“Springer Nature has signed its first transformative agreement (TA) with CRUI-CARE (Conferenza dei Rettori delle Universita Italiane), the association of Italian state and non-state universities which acts on behalf of over 90 Italian academic and research institutions. This agreement is the first TA for Springer Nature in Southern Europe, and adds to its already 11 national agreements, supporting an ever growing number of European countries on their path to a fully OA environment….”
Abstract: The principle of Open Access (OA) is about the breaking of any paywall to the knowledge coming from research funded by public monies. After twenty years of statements not much has changed and the market of scientific journals is still in the hands of oligopolistic companies. Plan S is a disruptive initiative created by research funders in Europe and US which aims to foster the transition to Open Access by acting against hybrid journals and citation index. The Italian Institute for Nuclear Physics (INFN) has signed Plan S and, in close relationship with the Universities, the Conference of Rectors (CRUI), and the National Research Council (CNR), is outreaching the academic communities to discuss strengths, weaknesses, opportunities and threats. In this work both a description of Plan S and a brief status report of other initiatives are given.
Abstract: World Health Assembly Resolution WHA 63.22 mandated WHO to facilitate Member State access to appropriate information on Medical Products of Human Origin (MPHO), including collecting data on serious adverse events and reactions. To meet this challenge, the Italian National Transplant Center, with a mandate from WHO, has built and maintains an open access searchable database of instructive records on disease transmission and other MPHO adverse occurrences.
Abstract: Gender equality and Open Access (OA) are priorities within the European Research Area and cross-cutting issues in European research program H2020. Gender and openness are also key elements of responsible research and innovation. However, despite the common underlying targets of fostering an inclusive, transparent and sustainable research environment, both issues are analysed as independent topics. This paper represents a first exploration of the inter-linkages between gender and OA analysing the scientific production of researchers of the Italian National Research Council under a gender perspective integrated with the different OA publications modes. A bibliometric analysis was carried out for articles published in the period 2016–2018 and retrieved from the Web of Science. Results are presented constantly analysing CNR scientific production in relation to gender, disciplinary fields and OA publication modes. These variables are also used when analysing articles that receive financial support. Our results indicate that gender disparities in scientific production still persist particularly in STEM disciplines, while the gender gap is the closest to parity in medical and agricultural sciences. A positive dynamic toward OA publishing and women’s scientific production is shown when disciplines with well-established open practices are related to articles supported by funds. A slightly higher women’s propensity toward OA is shown when considering Gold OA, or authorships with women in the first and last article by-line position. The prevalence of Italian funded articles with women’s contributions published in Gold OA journals seems to confirm this tendency, especially if considering the weak enforcement of the Italian OA policies.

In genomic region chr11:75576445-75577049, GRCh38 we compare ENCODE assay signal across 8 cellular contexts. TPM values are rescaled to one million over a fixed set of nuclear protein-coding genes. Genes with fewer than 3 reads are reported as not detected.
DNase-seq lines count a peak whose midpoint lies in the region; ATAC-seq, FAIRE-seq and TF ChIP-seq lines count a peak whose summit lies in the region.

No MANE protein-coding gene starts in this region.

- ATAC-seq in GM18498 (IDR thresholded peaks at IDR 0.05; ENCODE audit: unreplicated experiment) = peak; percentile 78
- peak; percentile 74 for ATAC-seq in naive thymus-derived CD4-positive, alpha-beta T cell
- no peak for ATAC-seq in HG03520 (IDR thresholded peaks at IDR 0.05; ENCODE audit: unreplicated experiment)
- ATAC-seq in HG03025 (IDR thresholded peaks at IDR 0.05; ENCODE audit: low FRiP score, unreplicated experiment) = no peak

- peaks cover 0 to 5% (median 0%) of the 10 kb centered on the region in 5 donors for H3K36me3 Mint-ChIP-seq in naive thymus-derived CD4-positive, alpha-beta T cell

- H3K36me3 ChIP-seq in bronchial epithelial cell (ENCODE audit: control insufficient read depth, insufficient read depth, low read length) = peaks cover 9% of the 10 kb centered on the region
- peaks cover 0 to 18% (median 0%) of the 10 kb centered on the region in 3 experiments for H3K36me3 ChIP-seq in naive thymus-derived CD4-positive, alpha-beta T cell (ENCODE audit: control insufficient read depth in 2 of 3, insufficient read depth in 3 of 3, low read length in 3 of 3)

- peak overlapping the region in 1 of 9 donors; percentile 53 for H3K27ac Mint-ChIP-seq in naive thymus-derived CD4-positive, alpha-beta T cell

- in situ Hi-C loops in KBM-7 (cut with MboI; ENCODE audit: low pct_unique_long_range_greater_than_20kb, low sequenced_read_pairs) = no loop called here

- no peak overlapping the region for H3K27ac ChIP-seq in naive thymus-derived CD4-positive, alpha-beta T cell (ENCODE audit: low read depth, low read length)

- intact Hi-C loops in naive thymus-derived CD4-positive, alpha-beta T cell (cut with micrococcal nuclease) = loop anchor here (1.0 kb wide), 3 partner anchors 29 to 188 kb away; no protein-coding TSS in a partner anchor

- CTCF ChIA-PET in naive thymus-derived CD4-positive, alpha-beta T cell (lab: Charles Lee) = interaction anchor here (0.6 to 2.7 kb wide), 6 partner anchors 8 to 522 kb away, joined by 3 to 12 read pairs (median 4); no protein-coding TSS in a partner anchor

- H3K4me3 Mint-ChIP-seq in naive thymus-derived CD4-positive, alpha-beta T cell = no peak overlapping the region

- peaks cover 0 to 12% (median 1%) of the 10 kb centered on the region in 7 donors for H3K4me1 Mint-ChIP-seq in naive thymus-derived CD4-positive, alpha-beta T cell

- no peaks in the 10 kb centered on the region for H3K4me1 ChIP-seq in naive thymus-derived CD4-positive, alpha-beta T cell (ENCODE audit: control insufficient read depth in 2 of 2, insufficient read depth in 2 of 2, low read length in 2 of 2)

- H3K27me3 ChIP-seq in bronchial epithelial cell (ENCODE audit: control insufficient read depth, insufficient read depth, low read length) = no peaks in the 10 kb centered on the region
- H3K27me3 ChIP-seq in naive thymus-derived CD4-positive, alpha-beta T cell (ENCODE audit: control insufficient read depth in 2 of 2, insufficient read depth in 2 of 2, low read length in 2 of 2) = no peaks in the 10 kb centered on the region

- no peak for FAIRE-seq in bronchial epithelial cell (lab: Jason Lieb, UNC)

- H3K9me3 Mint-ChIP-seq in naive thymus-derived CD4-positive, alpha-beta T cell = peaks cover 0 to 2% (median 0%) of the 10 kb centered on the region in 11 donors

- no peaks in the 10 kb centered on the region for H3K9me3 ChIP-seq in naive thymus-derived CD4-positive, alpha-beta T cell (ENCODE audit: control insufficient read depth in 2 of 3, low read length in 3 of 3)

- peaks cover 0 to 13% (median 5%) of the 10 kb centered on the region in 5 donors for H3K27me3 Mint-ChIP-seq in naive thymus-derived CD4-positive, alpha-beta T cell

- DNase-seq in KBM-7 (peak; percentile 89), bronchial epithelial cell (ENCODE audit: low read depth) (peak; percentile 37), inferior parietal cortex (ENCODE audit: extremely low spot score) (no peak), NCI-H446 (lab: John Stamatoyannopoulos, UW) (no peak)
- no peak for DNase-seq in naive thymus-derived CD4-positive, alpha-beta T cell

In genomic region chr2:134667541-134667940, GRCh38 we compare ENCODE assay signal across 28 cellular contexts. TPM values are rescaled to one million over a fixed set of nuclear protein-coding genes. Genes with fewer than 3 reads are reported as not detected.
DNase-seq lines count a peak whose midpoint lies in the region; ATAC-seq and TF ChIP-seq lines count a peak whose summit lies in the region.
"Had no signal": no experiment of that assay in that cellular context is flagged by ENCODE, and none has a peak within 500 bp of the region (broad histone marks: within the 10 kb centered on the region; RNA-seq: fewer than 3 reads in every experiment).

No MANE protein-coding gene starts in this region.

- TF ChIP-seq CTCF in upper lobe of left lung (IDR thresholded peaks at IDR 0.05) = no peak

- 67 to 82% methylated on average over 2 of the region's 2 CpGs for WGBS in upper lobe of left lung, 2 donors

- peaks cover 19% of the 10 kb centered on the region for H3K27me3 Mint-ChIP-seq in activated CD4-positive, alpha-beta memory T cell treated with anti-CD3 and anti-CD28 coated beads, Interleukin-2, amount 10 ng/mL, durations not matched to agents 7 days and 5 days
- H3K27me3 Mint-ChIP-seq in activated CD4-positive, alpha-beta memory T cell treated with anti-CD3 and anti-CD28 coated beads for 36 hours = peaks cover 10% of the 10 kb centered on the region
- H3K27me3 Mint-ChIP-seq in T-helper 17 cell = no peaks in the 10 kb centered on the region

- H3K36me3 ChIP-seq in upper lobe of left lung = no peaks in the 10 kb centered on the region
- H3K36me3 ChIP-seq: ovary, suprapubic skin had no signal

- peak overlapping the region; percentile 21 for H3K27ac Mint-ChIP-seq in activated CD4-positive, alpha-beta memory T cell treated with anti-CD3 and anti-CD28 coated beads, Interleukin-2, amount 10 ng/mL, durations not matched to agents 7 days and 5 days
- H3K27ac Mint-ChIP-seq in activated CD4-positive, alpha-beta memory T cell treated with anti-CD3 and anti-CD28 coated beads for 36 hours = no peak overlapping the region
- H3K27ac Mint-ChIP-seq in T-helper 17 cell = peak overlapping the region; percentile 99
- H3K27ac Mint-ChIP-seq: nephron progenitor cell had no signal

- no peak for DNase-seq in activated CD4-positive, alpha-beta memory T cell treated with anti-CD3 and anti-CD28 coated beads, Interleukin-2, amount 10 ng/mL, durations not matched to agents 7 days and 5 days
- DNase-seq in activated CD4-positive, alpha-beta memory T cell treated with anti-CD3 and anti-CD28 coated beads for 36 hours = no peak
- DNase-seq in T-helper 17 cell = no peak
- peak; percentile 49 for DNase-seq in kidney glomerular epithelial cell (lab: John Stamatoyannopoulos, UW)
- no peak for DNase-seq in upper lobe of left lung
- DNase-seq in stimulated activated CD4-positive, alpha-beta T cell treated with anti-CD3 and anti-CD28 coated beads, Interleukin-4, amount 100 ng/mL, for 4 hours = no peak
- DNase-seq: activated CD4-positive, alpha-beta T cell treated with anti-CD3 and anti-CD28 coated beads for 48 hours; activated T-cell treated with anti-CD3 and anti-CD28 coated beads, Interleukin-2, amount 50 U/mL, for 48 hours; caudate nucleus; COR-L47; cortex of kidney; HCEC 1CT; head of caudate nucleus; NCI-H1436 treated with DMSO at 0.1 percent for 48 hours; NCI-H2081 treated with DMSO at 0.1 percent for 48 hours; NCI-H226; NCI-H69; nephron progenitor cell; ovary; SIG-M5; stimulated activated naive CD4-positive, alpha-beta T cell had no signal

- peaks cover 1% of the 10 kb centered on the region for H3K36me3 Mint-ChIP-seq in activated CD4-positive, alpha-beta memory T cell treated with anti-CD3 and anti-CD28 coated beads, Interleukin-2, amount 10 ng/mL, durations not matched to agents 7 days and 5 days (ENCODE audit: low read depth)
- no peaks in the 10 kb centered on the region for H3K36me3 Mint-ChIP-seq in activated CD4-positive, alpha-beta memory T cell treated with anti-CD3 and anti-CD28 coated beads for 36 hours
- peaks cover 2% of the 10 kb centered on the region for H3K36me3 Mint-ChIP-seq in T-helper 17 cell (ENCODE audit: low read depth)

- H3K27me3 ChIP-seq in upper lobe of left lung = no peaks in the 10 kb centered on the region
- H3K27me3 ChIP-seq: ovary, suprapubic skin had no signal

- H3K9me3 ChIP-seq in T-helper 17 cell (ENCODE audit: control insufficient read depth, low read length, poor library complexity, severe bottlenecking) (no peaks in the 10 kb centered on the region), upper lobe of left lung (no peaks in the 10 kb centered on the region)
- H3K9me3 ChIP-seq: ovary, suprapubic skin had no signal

“A few publishers opened access to textbooks for students (but not so many indeed). Some Italian publishers and vendors followed the invitation that has come from many libraries and institutions to open up their collections, like that promoted by the Wellcome Trust. Many publishers responded positively and created free open access hubs to help researchers all over the world to find a cure for this terrible disease, and libraries highlighted them on their web pages. However, most publishers, either in Italy or internationally, just opened a selection of resources – and in some cases upon request – that they believe are useful to Covid-19 research, but they did not open all their publications to allow researchers to see and choose what can be really useful from the different scientific perspectives necessarily implied in this urgent aim. Definitely, what has emerged quite clearly from this pandemic emergency are the many obstacles and walls that prevent access to knowledge and science, as well as all the restrains current acquisitions methods for digital resources in libraries impose through clauses included in subscription licenses….
In the petition, libraries ask publishers to allow digital lending and direct document delivery with no restrains, and to allow opening of library collections temporarily to all users, including doctors and researchers not affiliated to academia who, according to license clauses, normally cannot access academic library resources. Moreover, The Library Commission of the Conference of Italian University Rectors (CRUI) signed the International Coalition of Library Consortia (ICOLC) Covid-19 petition for access to electronic resources from publishers….